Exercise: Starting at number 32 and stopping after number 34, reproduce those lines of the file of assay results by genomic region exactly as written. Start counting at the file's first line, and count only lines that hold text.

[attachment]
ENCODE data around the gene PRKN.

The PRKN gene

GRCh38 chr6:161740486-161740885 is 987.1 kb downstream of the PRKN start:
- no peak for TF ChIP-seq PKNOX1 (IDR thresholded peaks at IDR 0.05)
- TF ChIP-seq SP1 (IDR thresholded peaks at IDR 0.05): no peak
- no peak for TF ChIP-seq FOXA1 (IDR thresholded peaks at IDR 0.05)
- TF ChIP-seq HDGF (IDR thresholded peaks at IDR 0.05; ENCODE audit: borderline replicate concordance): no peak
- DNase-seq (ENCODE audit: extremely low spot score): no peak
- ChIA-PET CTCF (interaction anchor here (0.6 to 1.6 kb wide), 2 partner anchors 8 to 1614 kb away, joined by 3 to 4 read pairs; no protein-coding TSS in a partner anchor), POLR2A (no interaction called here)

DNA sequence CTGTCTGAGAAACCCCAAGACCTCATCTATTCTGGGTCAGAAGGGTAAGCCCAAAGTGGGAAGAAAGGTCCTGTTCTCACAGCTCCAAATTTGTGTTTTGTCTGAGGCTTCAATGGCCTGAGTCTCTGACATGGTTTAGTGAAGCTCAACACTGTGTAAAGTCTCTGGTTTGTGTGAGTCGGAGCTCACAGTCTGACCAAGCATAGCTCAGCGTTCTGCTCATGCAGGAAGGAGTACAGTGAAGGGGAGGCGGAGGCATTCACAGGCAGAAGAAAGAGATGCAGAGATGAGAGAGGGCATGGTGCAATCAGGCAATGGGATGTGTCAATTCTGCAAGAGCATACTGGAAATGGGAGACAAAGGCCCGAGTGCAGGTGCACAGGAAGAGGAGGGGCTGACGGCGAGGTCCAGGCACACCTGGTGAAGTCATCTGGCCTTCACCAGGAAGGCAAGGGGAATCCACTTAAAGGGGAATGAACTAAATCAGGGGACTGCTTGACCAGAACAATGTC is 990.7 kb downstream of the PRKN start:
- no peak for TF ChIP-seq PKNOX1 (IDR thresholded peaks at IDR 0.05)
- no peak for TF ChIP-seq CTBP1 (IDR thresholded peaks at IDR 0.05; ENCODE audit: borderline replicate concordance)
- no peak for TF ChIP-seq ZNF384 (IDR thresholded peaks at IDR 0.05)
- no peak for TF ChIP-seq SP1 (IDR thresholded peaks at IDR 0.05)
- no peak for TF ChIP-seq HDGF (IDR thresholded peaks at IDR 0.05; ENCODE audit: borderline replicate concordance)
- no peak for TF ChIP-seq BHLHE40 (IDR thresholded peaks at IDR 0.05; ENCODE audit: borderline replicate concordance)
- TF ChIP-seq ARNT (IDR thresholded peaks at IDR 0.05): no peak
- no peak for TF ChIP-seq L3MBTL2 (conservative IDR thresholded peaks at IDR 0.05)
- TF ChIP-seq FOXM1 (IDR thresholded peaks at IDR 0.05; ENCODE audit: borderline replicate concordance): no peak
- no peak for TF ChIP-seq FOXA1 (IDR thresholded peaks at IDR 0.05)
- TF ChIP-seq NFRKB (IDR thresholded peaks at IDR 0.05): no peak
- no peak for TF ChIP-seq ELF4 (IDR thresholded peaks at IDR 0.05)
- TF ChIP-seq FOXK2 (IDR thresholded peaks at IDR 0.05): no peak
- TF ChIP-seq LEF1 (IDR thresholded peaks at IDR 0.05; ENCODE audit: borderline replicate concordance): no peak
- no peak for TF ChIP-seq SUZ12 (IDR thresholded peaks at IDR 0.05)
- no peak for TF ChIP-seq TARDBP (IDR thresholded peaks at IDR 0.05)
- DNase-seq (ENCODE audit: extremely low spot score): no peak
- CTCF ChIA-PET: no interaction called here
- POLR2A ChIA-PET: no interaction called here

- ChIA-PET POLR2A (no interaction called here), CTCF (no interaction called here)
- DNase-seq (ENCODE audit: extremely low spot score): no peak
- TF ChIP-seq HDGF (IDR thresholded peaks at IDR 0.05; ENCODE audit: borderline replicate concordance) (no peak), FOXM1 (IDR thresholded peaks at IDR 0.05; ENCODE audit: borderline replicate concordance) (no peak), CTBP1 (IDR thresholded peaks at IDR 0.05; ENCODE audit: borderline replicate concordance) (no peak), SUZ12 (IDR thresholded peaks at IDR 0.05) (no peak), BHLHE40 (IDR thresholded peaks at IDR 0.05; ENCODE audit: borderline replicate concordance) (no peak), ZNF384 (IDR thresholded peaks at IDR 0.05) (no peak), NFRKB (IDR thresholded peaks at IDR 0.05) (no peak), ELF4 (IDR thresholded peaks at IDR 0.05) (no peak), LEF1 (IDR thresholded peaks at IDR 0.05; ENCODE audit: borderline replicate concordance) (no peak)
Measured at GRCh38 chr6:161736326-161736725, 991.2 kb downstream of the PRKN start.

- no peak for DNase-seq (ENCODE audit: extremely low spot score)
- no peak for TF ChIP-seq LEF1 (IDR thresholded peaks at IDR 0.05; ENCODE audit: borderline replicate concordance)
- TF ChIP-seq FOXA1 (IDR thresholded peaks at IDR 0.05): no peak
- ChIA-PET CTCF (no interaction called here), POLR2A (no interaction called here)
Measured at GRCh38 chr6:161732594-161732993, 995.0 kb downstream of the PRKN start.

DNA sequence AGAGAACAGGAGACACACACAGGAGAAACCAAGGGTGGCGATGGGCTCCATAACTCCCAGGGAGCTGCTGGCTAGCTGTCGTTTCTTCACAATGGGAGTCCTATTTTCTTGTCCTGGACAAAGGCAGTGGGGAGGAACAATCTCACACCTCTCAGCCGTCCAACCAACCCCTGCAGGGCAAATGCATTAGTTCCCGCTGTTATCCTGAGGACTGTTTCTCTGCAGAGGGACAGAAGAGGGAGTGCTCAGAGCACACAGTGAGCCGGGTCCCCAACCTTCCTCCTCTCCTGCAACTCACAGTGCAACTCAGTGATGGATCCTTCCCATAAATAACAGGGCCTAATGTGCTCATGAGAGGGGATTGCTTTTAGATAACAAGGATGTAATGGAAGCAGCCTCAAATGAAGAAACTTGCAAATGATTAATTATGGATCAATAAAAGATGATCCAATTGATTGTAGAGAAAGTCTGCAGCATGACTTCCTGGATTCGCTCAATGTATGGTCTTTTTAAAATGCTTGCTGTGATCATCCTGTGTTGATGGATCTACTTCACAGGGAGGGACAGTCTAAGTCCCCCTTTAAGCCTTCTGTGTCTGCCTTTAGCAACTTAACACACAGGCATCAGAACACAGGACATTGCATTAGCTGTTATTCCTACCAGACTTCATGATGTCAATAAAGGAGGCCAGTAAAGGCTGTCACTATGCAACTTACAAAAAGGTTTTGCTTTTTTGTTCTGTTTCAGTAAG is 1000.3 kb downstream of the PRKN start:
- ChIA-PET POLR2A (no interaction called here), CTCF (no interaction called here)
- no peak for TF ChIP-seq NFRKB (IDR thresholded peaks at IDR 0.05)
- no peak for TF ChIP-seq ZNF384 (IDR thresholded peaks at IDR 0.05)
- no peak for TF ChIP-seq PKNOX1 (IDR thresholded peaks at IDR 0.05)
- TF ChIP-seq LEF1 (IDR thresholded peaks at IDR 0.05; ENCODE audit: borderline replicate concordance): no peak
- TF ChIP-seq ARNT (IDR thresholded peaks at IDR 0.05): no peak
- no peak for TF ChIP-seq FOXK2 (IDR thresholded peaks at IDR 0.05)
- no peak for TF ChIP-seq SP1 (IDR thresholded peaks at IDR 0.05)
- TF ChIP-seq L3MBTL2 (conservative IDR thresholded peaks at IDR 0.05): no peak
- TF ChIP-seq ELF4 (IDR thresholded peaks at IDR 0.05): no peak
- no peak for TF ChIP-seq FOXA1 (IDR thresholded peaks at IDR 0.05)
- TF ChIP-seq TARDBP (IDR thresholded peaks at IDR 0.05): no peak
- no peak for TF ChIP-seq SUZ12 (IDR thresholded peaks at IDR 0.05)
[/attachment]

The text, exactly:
- TF ChIP-seq HDGF (IDR thresholded peaks at IDR 0.05; ENCODE audit: borderline replicate concordance) (no peak), FOXM1 (IDR thresholded peaks at IDR 0.05; ENCODE audit: borderline replicate concordance) (no peak), CTBP1 (IDR thresholded peaks at IDR 0.05; ENCODE audit: borderline replicate concordance) (no peak), SUZ12 (IDR thresholded peaks at IDR 0.05) (no peak), BHLHE40 (IDR thresholded peaks at IDR 0.05; ENCODE audit: borderline replicate concordance) (no peak), ZNF384 (IDR thresholded peaks at IDR 0.05) (no peak), NFRKB (IDR thresholded peaks at IDR 0.05) (no peak), ELF4 (IDR thresholded peaks at IDR 0.05) (no peak), LEF1 (IDR thresholded peaks at IDR 0.05; ENCODE audit: borderline replicate concordance) (no peak)
Measured at GRCh38 chr6:161736326-161736725, 991.2 kb downstream of the PRKN start.

- no peak for DNase-seq (ENCODE audit: extremely low spot score)